As he works, I sit on the edge of the pit that drops down several hundred feet below my dangling feet to a small oval floor. The land here is torn, ripped open, gutted. The walls are made of reddish brown rock laced with finer cinder. The area has been totally desecrated by mining processes. That word “desecrated” is rife with judgment however. I wonder what one hundred observers from nations and cultures around the world would say on the subject of this landscape’s “beauty.”
I am struck by the color, the rough, sharp lines of rock. My eye traces the contrasting curvo-linear edges of the moving cinder “dunes.” The pattern of a cyan sky pocked with tropical cumulus clouds moving in seduces my perceiving brain with tantalizing iterations. A traditional Southwestern monsoonal flow is coming in from Mexico. Thunderstorms are likely to rise out over Death Valley. Philosophers are struggling now to define and understand ways to evaluate the beauty of these landscapes of the Anthropocene. Many points-of-view and systems are being proposed to understand the aesthetics of the altered landscape.
Ben assures us Red Hill itself is protected from being dissected and hauled off. Is that because it has a “beautiful” symmetry attractive to the human eye that it should be protected? If the Anthropocene landscape is totally identified as being altered by human action, then a new and different aesthetic is coming into play. Aesthetic evaluation of what constitutes a beautiful landscape is complex and now, as most landscapes become “altered,” aesthetic analysis must come up with a new set of criteria.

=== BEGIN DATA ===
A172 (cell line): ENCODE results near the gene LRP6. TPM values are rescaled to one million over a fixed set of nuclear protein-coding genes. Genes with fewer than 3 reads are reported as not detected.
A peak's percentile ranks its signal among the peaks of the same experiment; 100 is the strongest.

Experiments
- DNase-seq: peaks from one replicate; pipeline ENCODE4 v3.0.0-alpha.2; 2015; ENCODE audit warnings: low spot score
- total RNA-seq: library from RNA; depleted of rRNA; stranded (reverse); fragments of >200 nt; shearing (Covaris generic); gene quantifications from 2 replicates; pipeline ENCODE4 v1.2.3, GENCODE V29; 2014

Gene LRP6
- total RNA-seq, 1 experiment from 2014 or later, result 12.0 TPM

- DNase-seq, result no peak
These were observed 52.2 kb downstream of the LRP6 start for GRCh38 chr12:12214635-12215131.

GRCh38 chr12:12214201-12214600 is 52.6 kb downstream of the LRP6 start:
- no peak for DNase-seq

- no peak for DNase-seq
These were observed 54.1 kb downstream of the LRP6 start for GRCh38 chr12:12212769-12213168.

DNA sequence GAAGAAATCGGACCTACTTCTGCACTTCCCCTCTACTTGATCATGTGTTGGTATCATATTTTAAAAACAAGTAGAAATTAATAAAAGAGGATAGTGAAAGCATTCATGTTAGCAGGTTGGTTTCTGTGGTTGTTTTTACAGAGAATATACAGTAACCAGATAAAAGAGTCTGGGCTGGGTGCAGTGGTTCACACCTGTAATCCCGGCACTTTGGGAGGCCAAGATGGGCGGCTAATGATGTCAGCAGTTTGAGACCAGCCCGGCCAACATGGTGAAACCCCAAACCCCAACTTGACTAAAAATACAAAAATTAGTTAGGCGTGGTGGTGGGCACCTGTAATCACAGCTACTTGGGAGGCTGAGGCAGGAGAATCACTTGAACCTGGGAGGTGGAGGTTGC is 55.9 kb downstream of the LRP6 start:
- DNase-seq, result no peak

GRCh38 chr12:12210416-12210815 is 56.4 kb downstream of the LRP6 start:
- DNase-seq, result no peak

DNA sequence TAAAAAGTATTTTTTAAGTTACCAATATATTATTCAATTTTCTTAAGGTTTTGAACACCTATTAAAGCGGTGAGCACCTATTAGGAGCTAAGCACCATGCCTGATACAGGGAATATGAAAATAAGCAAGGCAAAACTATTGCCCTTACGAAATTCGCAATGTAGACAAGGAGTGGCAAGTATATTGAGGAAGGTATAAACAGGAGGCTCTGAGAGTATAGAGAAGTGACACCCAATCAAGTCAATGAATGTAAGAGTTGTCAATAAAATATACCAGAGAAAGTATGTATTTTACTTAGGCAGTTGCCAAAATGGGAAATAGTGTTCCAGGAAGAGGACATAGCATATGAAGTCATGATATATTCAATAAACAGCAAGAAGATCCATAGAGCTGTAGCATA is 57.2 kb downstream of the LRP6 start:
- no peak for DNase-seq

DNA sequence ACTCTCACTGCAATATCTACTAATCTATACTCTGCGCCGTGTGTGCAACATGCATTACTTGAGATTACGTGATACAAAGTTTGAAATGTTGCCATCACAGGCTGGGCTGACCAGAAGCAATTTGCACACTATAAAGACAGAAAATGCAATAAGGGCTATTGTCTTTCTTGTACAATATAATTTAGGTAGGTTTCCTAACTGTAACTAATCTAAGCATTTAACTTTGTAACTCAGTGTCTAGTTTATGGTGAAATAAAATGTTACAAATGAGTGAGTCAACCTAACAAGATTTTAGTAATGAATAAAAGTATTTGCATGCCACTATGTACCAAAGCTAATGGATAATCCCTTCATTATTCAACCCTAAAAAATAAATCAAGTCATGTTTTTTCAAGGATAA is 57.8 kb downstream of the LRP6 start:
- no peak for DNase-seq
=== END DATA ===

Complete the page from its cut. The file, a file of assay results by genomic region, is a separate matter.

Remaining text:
Terry C. Daniel writes in the abstract for his essay “Whither scenic beauty?” about visual landscape quality assessment in the 21st century. The “history of landscape quality has featured a contest between expert and perception based approaches… Both approaches generally accept that landscape quality derives from an interaction between biophysical features of the landscape and perceptual, judgmental processes of the human viewer.”
As I look out on these sanguine red-textured dunes, the sweeping, extended land forms, the deep jagged black and rough surfaces (malapai) and white, ragged cliffs (pumice surfaces), I see the beauty that Ben has indicated is here. This land has been ecologically raped, but done according to government regulations. However I see an amazing deep aesthetic beauty created by human interaction with the natural landscape.
I am stunned, even shamed that I see beauty here even as I saw it in the Salton Sea’s opalescent light. I realize an Anthropocene altered landscape aesthetic will be enormously different from the pristine, virgin landscape that American photographer Ansel Adams fixated on as the pinnacle of environmental beauty. “Whither scenic beauty?” indeed.
What does this altered landscape truly say about the human spirit that abides here? High & Dry is embarking on an on-going investigation into the connections between humanity and the transformed landscapes that are our legacy.
Top image: Red Hill Quarry's main production pit and maintenance shop. Fossil Falls, CA. 2015. | Photo: Osceola Refetoff.